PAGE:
Ivalyn Leth(e)a Law Biloff

1906 - 1983

Ivalyn Biloff, a contralto singer and conductor, taught voice and directed the choir at Pacific Union College in the 1930s and 1940s. In her years at PUC and afterwards as a Seventh-day Adventist minister's wife, she sang often to great acclaim, featured as a soloist with the choirs while at PUC, at important campus events, and at later church events, including a General Conference Session in the 1950s.

Law was born in Southern China, on January 12, 1906, the oldest of five children of Dr. Law (Charlie Keem), a native of the country, and Edith Mary Miller Law, missionaries in China.1  Her father was a physician and singer and her mother a nurse and pianist who had graduated from Battle Creek College. She began music study at age eight with organ lessons from her mother.

In 1919, her father died in China and the family returned to the U.S.  Six years later, Ivalyn entered PUC, where she completed a two-year normal course. Choir director George Greer encouraged her to continue for two more years and complete a music diploma which she did in 1929. At that time she started to teach voice lessons at the college and continued to study with Greer, who often featured her as a soloist with the choirs.

In 1937, she assumed direction of the vocal/choral program when he accepted a position at Washington Missionary College, now Washington Adventist University. Even though following an unusually popular director, she was successful and directed the college choirs for the next eight years. During that time she married voice student Reuben Biloff, who, upon graduating, became a Seventh-day Adventist minister.

Biloff completed a B.A. degree in music at PUC in 1939 and later did graduate study in music at the University of California at Berkeley and at Northwestern University. She performed regularly, assisting her husband in pastoral and evangelistic work, and sang extensively throughout the U.S. as a soloist in recitals, concerts, and oratorio presentations. She sang the contralto solos in the Messiah scores of times and conducted eight performances of the work.

She was also featured as a singer on two albums released by Chapel Records, Beautiful Hills and When God Is Near. The song The Beautiful Hills became a signature work. In 1989 a nephew, Roger Thiesen, prepared and released a memorial tape of her singing, edited from her Chapel recordings and other sources.

Go, Heralds of Salvation, a record of the Bay Area Symphonic Choir in San Francisco, under her direction, was also released by Chapel Records. In 1966 a recording of the Ivalyn Biloff Trio, which included Biloff, Alga Aaby, and Lavon Tryon, accompanied by Bernice White, was released as a custom recording.

She regularly featured music by Adventist composers, performing works by Kathleen Joyce, well known Welsh contralto regularly featured on the BBC; Marjorie Lewis Lloyd; Herbert Work; and her uncle, George B. Miller, among others.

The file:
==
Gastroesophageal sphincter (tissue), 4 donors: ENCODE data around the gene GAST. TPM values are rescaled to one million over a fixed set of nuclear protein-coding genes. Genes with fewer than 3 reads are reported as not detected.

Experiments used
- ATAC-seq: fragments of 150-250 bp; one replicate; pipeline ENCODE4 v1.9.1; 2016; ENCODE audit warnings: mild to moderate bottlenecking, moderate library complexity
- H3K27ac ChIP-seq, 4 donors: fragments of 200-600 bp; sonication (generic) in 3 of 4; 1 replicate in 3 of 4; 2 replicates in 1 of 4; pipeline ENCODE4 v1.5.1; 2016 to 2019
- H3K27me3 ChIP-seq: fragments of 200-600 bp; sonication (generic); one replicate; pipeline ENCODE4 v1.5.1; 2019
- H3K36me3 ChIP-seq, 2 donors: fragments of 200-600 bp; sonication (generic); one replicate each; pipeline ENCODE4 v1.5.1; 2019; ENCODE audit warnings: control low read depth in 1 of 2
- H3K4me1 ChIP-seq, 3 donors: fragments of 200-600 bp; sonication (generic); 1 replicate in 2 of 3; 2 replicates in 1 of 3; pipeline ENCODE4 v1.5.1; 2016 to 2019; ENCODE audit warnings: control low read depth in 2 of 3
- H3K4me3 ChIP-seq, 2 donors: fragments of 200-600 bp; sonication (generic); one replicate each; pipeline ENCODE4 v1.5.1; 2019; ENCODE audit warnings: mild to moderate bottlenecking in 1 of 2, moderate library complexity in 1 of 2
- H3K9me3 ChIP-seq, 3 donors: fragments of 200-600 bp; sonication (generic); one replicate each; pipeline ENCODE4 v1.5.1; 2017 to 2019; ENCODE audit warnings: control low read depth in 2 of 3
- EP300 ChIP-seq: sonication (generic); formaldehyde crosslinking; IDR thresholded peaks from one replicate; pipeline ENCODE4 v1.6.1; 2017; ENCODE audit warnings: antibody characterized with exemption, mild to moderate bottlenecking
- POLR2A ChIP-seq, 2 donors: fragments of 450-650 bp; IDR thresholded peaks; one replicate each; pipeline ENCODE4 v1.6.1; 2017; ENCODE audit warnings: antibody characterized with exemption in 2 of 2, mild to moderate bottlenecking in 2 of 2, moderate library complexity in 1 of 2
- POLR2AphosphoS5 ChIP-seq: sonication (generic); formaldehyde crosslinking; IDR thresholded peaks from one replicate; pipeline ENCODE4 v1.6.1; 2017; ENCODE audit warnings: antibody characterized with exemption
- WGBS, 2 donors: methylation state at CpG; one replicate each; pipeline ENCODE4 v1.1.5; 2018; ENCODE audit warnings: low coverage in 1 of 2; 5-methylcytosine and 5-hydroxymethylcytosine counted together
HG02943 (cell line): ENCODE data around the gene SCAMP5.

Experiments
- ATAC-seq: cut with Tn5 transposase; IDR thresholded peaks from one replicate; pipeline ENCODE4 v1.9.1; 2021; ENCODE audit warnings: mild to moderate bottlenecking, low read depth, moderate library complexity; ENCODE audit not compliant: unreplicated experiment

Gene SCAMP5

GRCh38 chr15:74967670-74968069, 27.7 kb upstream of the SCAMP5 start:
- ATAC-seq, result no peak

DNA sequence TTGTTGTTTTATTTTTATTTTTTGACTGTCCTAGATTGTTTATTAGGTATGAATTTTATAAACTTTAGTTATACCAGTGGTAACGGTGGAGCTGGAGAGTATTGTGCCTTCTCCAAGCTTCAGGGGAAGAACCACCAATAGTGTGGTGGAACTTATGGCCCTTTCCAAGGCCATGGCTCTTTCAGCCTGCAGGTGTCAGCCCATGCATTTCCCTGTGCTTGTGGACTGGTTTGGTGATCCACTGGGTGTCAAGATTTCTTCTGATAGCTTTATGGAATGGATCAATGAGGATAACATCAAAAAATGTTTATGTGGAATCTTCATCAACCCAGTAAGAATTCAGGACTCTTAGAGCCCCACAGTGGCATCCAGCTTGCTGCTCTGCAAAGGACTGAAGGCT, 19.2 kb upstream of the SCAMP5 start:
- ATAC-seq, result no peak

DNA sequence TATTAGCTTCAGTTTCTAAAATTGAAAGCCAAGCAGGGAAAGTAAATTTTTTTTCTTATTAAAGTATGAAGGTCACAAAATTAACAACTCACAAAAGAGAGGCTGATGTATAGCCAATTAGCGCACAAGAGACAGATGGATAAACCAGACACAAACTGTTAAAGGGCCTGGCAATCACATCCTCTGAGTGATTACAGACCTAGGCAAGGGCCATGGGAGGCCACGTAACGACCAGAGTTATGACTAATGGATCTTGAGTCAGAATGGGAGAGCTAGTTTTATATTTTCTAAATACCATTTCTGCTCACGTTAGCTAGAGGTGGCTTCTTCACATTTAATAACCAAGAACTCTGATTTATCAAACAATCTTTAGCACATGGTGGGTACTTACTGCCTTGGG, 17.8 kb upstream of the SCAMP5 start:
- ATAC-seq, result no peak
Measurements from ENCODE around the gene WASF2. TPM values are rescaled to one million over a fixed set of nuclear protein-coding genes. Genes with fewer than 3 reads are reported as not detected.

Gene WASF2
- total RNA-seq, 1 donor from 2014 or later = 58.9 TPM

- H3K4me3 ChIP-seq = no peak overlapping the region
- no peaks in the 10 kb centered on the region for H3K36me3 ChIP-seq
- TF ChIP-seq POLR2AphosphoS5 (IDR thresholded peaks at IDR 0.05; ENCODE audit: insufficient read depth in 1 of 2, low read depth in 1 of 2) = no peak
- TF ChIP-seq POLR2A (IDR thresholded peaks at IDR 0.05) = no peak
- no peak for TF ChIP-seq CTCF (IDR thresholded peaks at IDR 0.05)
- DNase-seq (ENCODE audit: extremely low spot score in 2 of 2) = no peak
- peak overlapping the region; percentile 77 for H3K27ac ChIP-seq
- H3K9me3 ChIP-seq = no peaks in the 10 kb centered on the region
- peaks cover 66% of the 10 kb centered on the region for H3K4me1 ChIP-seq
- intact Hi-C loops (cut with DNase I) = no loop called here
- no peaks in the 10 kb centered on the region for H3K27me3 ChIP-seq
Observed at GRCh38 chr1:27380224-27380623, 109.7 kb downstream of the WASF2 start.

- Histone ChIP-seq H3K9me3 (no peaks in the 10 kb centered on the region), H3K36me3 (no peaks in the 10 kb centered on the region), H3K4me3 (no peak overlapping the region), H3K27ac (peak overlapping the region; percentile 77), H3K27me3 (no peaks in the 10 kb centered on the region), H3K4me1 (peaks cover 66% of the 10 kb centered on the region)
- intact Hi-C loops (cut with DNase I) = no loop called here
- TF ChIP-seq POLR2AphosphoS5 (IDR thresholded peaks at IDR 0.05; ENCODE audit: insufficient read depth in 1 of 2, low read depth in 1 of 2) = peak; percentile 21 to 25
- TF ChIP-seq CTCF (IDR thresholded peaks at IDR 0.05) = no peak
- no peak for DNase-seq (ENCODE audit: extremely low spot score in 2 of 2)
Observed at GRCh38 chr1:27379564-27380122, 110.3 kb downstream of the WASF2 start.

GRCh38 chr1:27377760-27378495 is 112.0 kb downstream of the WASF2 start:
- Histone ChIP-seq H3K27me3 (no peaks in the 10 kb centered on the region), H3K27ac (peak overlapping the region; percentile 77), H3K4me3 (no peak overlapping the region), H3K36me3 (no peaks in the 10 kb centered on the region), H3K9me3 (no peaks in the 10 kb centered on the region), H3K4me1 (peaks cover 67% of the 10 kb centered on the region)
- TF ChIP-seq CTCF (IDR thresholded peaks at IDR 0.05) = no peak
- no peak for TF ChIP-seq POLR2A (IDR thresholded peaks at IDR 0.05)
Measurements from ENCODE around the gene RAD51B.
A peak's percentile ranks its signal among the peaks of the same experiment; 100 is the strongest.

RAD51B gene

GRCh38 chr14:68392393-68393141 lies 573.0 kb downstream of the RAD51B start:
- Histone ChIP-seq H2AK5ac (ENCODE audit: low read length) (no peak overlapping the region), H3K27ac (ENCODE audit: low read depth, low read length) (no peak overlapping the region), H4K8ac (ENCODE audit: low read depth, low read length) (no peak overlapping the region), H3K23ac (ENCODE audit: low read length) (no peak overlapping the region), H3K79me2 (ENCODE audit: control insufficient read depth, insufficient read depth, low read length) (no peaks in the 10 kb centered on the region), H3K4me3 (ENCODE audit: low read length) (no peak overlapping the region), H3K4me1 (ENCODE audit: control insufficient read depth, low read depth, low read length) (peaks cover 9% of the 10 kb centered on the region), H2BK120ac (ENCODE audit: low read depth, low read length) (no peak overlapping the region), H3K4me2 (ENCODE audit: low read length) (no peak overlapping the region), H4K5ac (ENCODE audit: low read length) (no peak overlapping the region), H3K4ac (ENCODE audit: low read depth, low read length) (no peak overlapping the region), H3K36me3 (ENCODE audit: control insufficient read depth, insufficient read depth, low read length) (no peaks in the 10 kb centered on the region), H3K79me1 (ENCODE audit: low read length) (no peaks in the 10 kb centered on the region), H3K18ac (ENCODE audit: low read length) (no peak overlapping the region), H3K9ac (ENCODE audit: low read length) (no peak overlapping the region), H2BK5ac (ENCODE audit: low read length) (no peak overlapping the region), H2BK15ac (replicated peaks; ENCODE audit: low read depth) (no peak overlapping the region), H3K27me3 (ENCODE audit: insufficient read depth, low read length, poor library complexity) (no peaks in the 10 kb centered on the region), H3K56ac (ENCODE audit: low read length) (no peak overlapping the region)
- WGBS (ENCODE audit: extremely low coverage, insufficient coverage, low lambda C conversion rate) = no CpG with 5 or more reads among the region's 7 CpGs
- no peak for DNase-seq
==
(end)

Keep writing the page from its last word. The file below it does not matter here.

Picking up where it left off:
Observations about her singing included "her singing touches my heart" and "when Ivalyn sings, the angels listen." Another music teacher, Sister M. Cecelia, on hearing one of Biloff's performances of the Messiah, wrote:

I enjoyed the concert very much, especially your conducting. I have been in the music field for over forty years as a director and as an auditor of many concerts. Your directing was all that one could wish. There were no unnecessary gestures or [distracting] mannerisms. . . . When I returned from the concert I sang your praises to the Sisters who did not attend . . . I do hope I have the privilege and pleasure of attending another concert under your direction.

Biloff not only enjoyed a reputation as a fine musician but also was known as a considerate, kind, and humble person who sought to glorify God with her music and live by the motto "Sing a Message." She was living in Lakeport Lake, California, when she died on December 12, 1983.

1 Ivalyn's parents were the fifth family sent by the church to serve in China. Her father, who was born in China in 1867, had come to the U.S. at age fifteen to live with relatives and pursue an education. He became a member of the church while living with them and later attended Healdsburg College, forerunner of Pacific Union College. He graduated from California Medical School in 1900 and began practicing medicine in Fresno. Four years later, he married Edith Miller and they volunteered to go as missionaries to his homeland. They arrived there in the summer of 1905 and a year later their first child, Ivalyn, was born. He died unexpectedly in 1917, and his widow and their three daughters and two sons returned to the U.S. While known as Charlie Keem in his earlier years in the U.S., at the time of his death he was known as Dr. Law.


Sources: Obituary, Pacific Union Recorder, March 19, 1984; Pacific Union College yearbooks; Interviews, Roger Thiesen, Mrs. Hagen Biloff, August 2008; Record Jacket Liners, Go, Heralds of Salvation and When God is Near, Chapel Records, ST 4015 and LP 5022, respectively; Roger Thiesen, flyer for compilation tape; obituary for Dr. Law Keem, Review and Herald, August 21, 1919.